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Leah Stewart on “Husband and Wife”

Does a woman’s identity change after marriage? Does she lose herself once she becomes a “wife?” This fascinating subject lies at the heart of “Husband and Wife,” a must-read that explores a couple’s changing relationship. Here’s what author Leah Stewart told me about her latest novel.

I think this is a book all women will relate to, whether they’re artists or not. What’s been the response so far? I would imagine women would be grabbing on to you, asking you how you knew what they were thinking.

I’ve heard from and talked to people who identified strongly with Sarah and were really moved by the book. I’ve been thanked for portraying the ups and downs of marriage and motherhood with honesty. I’ve also seen some online reviews by people who find the narrator immature and/or self-involved. I saw these love/hate reactions to the narrator of my second book, too. Maybe this is because both books have very interior first-person narrators who reveal their more self-serving thoughts and impulses as well as their more selfless ones. Both books also deal with a narrator debating whether to forgive another character, and in some cases readers have sided with the other character. When a reader hates your narrator so much she seems furious with you, that’s hard to read, but I suppose I should feel I’ve done something right if someone can respond as dramatically to my character as they might to a real person.

You’re a writer, you’re married and you have two young children so I have to ask — how much of the story is based on your own life?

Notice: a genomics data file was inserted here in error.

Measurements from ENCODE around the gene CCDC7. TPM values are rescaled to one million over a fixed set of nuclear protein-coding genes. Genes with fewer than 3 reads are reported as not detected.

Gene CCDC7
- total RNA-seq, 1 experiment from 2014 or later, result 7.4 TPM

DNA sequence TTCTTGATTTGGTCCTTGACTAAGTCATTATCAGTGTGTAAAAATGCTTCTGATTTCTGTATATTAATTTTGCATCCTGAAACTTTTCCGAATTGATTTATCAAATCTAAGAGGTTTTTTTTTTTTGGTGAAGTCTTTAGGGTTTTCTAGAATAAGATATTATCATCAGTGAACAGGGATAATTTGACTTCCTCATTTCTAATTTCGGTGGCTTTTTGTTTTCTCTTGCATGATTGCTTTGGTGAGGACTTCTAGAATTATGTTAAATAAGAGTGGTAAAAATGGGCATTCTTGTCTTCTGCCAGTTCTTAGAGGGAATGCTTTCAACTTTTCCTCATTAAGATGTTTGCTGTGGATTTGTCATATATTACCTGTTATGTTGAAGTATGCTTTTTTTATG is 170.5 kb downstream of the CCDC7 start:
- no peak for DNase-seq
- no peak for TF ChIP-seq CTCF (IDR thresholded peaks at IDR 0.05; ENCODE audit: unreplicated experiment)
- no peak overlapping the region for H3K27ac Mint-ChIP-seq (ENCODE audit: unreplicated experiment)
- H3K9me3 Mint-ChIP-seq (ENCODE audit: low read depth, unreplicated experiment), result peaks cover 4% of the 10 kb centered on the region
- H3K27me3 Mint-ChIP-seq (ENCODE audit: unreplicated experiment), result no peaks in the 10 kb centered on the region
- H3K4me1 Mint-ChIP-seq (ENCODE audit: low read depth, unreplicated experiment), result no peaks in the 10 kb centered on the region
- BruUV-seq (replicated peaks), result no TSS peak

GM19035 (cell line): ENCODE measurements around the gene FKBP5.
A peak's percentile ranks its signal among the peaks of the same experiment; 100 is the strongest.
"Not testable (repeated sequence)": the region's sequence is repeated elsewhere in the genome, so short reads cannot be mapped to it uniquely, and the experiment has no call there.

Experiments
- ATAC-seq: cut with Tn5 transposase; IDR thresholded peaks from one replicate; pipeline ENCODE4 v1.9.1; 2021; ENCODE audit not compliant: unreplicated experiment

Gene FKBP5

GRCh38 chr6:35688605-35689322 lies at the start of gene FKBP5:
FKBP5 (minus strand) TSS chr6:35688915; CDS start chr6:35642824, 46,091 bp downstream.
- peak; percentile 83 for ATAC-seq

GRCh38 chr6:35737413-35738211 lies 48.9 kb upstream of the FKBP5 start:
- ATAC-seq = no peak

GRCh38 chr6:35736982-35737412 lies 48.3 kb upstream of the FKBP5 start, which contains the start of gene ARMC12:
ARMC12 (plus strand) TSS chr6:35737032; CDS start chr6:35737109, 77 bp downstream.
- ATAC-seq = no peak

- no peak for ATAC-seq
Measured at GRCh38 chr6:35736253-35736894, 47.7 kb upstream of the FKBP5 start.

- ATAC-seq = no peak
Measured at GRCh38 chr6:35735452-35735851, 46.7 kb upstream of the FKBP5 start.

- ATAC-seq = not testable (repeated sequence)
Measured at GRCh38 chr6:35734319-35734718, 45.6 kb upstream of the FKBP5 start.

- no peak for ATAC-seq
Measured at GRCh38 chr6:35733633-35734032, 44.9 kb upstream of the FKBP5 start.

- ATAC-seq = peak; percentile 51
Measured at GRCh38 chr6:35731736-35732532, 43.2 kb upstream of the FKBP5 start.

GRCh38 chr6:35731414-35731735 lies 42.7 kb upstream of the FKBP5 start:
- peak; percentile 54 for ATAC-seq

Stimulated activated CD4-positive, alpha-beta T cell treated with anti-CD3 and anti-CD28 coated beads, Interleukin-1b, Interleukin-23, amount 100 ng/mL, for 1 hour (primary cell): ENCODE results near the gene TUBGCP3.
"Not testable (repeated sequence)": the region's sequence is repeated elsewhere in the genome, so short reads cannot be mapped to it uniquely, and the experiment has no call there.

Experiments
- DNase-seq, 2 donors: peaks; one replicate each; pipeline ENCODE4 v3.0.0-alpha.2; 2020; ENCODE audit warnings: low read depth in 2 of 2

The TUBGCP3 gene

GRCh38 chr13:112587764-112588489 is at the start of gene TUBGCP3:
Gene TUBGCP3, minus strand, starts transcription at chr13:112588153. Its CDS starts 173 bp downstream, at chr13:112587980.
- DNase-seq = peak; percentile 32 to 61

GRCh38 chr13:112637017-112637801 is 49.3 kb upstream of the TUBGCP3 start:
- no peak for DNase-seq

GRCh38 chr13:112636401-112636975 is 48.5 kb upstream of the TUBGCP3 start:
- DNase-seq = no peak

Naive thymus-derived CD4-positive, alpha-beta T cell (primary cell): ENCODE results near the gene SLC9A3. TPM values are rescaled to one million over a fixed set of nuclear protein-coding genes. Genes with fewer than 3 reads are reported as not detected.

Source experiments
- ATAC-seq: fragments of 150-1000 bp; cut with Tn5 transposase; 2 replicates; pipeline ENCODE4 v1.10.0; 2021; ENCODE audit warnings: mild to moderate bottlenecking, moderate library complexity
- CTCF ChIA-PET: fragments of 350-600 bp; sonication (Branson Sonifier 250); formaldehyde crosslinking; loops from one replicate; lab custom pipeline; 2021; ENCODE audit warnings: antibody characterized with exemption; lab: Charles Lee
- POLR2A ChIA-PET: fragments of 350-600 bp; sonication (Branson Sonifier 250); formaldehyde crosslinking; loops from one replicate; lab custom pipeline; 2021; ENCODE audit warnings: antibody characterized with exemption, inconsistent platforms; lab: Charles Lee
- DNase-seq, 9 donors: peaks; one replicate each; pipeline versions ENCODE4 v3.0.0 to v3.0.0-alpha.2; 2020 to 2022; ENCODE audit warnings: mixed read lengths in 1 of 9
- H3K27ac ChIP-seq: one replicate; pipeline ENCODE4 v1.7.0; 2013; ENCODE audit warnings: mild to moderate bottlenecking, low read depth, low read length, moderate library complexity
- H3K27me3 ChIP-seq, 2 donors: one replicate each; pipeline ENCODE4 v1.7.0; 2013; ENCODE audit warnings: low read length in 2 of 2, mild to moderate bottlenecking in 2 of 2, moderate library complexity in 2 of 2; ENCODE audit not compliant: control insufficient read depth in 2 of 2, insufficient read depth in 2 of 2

None of the story (as in, the events of the plot) is based on my life. But some of the set-up is. I used our old house in North Carolina as Sarah and Nathan’s house, because it was easier to describe what I could picture so readily. (Though I added a bedroom to it—virtual remodeling!) Sarah works where my husband and I used to work, in the Department of Neurobiology at Duke, though she has a different job than we did. (I was a secretary; he was the grants manager.) I also modeled Mattie and Binx on my children, who were three and about seven months when I started the book. My daughter is delighted that Mattie is modeled on her, down to her habit of sucking her fingers and twisting her hair. I thought I should take advantage of this now, as in a few years I imagine the last thing she’ll want is to appear in something I write.

Perhaps most importantly, the story certainly emerged from some of the pressing concerns in my post-motherhood life and that of my friends, several of whom have given up writing and/or seen their marriages change in ways good and bad. Once you have kids, are you yourself as a mother, or has your identity changed in some essential way?

The book title is so simple and so perfect. Can you talk a little about its significance, and if/how someone’s identity changes once they become a husband or wife? And what do you think are the differences are in people’s perceptions of husbands versus wives?